Breathing Techniques

Stress changes the way we breathe. Instead of low, slow, and through the nose, we breathe into our upper chest and our neck muscles take over the normal work of the diaphragm. Our breathing rate goes up (as does our heart rate and blood pressure). Our breathing becomes irregular with frequent sighing, often noisy, and we switch to mouth breathing. Over time, if stress continues, we end up breathing this way all the time. Our brain actually re-sets our breathing to faster and heavier- the first of two vicious circles that few people know about. We end up effectively over breathing all the time.

Just as our breathing changes with stress, our brain (which monitors our breathing round the clock), reacts to changes in our breathing. If we breathe fast and heavy, our brain thinks we are under threat- and we go into fight or flight mode, keeping us breathing heavy: a second vicious circle.

Such reactions sap our energy. One of the first things to suffer is our sleep. Sleeping badly has its own consequences, as most of us know.

The way out is first to learn how to reverse the cycle. We calm our breathing down, our nervous system picks that up and tells our brain that actually all is well…we are safe…so we relax. Using breathing exercises we re-establish the good natural breathing pattern we all were born with. We start to feel better, sleep better, we are more in control; breathlessness disappears, panic becomes a thing of the past, as demonstrated in this short video.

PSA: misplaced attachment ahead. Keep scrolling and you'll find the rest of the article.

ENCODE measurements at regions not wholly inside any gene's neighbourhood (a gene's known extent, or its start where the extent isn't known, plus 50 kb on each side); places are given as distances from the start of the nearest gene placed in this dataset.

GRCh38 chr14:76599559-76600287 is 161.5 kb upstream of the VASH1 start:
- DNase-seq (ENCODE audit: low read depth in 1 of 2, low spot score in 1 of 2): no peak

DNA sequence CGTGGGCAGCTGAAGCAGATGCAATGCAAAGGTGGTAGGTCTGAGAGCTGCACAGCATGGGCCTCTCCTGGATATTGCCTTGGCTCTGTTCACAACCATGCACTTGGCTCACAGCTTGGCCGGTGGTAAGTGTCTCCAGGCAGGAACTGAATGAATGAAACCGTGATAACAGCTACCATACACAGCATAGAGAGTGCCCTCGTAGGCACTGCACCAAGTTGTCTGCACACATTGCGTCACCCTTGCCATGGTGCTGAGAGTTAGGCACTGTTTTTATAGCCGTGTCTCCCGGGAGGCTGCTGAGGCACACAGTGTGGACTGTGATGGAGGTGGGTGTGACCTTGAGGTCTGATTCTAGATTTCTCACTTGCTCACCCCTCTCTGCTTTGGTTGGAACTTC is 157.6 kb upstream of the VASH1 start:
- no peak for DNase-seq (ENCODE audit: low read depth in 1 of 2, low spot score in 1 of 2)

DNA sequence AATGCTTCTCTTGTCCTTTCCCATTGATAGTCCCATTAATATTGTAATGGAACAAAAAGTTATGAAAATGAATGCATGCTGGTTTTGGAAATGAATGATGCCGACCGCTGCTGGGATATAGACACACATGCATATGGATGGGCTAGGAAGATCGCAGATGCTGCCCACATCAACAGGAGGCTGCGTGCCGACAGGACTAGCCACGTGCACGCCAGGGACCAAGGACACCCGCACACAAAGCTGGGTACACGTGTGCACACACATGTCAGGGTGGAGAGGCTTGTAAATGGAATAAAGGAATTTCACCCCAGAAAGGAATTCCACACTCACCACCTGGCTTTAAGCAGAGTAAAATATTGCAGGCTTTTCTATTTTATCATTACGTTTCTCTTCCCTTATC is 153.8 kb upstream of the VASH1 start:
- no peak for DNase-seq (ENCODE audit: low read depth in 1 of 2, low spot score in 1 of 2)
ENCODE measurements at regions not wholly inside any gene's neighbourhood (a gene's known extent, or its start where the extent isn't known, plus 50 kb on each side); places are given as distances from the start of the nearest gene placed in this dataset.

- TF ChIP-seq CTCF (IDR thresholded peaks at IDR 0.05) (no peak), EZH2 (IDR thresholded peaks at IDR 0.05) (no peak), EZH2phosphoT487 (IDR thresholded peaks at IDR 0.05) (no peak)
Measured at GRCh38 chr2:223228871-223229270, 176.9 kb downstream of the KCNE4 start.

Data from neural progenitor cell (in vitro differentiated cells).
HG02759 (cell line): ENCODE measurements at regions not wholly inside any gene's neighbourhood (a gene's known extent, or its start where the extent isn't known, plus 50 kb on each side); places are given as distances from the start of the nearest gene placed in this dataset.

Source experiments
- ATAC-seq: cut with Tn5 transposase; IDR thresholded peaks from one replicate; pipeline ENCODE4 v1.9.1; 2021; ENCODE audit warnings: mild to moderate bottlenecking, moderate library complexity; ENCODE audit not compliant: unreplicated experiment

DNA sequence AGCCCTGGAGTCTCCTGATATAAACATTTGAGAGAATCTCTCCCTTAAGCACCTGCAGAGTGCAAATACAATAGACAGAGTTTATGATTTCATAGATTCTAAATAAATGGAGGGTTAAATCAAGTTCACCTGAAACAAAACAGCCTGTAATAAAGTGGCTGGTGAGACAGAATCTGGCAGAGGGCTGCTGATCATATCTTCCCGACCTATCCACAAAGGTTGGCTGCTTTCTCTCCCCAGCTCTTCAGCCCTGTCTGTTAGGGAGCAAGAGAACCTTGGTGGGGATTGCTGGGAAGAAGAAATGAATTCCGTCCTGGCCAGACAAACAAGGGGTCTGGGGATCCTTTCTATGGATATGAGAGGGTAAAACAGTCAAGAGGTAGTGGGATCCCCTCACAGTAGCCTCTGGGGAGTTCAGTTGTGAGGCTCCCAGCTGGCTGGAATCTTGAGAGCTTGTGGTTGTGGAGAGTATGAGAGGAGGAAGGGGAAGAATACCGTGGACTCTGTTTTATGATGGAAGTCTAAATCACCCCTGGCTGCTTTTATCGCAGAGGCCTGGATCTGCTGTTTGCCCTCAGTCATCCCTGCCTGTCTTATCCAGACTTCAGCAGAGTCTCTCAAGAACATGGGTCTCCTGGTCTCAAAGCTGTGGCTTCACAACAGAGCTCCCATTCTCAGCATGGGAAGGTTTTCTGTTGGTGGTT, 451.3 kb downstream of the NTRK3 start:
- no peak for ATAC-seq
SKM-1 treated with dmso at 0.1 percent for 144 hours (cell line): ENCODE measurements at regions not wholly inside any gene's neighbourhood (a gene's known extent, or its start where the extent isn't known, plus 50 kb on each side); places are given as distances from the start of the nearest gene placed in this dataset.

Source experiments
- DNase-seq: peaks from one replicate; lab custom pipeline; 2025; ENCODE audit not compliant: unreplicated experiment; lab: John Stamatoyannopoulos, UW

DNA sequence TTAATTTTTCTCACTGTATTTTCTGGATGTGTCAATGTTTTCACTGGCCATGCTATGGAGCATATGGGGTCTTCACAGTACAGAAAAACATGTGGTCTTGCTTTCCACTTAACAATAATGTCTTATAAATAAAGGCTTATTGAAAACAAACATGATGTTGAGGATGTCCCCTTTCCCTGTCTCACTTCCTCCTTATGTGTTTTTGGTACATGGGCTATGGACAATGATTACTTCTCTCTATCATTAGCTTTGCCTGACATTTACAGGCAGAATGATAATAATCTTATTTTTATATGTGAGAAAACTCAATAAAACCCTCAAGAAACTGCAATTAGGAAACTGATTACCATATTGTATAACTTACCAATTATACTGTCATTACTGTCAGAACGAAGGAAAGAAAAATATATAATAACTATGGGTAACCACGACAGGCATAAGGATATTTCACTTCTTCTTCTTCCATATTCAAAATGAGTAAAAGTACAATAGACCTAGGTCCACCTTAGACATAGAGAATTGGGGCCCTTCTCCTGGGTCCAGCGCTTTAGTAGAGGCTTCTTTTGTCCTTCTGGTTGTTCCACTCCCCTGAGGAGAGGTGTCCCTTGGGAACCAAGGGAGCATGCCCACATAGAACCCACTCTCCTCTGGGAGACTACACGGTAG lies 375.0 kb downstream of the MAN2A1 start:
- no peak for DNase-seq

Functional breathing is covered in the NHS by respiratory physiotherapists. They tend to dedicate their time, however, to respiratory conditions such as asthma, COPD, emphysema and of course Covid. They recognise breathing´s vital role in controlling stress, anxiety and depression, but leave it up to others to provide the treatment.

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